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Ordeal Of Stranded Sheep Ends With Secret Deal

by Sherry Morse and Patricia Collier

The Australian press is calling it 'The Red Solution' and its mission has now been accomplished: to rescue more than 50,000 sheep who have been stuck on a ship in the Middle East since August 5.

The Australian-conceived 'Solution' was a top secret operation carried out with help from sources in Egypt and Libya. The Australian government has agreed to pay the African country of Eritrea the equivalent of $915,000 to take the sheep.

Eritrea is one of the world's poorest countries. The long-suffering sheep are to be slaughtered and distributed to the country's citizens.

Details of the plan were announced at a news conference October 25 by Warren Truss, Australia's Agriculture Minister, shortly after the sheep had begun unloading at the Eritrean port of Massawa.

"It was imperative that details of the negotiations and movement of the ship over the past few days remained confidential in order to secure a satisfactory outcome for the negotiations," said Truss.

Australians had been told the sheep were on their way back to Australia.

The Australian Royal Society for the Prevention of Cruelty to Animals (Australian RSPCA), appalled by the suffering of the sheep, had been calling for the surviving sheep to be killed at sea to end their cruel ordeal, after almost three months of enduring cramped quarters and temperatures ranging from 113 to 122 degrees Fahrenheit.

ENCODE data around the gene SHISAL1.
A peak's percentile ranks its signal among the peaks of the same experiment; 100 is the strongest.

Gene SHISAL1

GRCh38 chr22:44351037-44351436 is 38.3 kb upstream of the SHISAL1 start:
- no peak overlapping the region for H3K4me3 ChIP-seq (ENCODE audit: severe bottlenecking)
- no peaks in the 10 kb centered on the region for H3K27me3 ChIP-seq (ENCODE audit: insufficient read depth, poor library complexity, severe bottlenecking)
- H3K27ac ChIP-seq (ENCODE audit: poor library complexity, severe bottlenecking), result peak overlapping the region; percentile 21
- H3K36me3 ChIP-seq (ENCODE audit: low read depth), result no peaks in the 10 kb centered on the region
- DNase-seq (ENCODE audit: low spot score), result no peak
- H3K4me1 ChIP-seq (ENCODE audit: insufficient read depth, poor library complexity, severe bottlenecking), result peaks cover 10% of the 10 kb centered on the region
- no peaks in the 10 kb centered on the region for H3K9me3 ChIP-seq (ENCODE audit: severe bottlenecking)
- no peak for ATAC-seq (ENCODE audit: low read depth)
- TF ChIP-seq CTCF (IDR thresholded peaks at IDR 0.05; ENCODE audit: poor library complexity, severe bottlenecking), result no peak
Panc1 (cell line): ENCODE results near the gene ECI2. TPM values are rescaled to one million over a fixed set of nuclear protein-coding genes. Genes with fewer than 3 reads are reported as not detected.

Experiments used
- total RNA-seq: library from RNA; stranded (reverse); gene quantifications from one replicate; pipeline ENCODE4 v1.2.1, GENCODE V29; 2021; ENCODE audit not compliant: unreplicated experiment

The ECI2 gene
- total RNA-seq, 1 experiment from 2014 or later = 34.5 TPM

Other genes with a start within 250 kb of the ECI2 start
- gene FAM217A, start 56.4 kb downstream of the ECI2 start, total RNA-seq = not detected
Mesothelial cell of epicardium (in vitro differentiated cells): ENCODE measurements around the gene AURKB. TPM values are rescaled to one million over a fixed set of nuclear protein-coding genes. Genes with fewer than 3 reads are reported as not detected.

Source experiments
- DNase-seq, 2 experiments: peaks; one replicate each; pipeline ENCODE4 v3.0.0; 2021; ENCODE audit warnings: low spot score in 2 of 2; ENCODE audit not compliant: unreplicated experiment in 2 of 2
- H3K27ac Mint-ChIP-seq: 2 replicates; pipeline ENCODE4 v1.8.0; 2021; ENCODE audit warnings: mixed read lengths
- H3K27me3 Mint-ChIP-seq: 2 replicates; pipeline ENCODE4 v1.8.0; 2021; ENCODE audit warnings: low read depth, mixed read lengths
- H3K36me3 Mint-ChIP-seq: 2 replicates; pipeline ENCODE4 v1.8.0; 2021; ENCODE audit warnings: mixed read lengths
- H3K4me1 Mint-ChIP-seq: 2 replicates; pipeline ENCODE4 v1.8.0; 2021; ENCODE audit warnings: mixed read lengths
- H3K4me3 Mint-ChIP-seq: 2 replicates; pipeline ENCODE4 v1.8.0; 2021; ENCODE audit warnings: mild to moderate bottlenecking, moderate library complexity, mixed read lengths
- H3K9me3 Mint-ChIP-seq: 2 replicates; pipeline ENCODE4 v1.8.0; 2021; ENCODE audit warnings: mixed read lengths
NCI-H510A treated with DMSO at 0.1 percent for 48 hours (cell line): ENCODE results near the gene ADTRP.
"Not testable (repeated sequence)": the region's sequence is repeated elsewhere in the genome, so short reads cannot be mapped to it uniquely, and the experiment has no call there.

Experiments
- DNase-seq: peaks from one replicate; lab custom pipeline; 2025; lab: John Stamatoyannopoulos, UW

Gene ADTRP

Prior to the secret deal with Eritrea, the Australian government had considered dumping the sheep at eight Australian ports and offshore islands for slaughter.

Farm groups in Australia had protested the return of the sheep, saying they could threaten their existing livestock.

Upon hearing the sheep had gone to Eritrea, Australia's National Farmers Federation announced satisfaction, even though they will have to pay back the $10 million spent on the sheep while at sea.

The animals had been originally bred and sold to Saudi Arabia for slaughter for the Islamic holiday of Ramadan. But when the animals arrived in the Middle East aboard the 'Cormo Express', they were refused by the Saudi government for import because the Saudis said six percent of the sheep - one percent more than their regulations allowed - were suffering from scabby mouth disease.

Veterinarians on board disputed the high percentage cited by the Saudis.

After failing to find another buyer, the Saudi importer offered to give away the sheep to another country. By that time, the sheep could not be returned to Australia because of quarantine rules.

Exporters of live sheep from Australia to Saudi Arabia make about $195 million a year, but the trade is often criticized for inhumane treatment of animals.

It is estimated that each year, approximately 78,000 sheep die on their way from Australia to slaughter in the Middle East.

Live animals who are exported are particularly likely to contract scabby mouth disease because they typically undergo their journey in closely packed, cramped conditions which makes it easy for the viral infection to spread between them.

Scabby mouth disease is not fatal, and usually heals after several weeks.

2003 Animal News Center, Inc.

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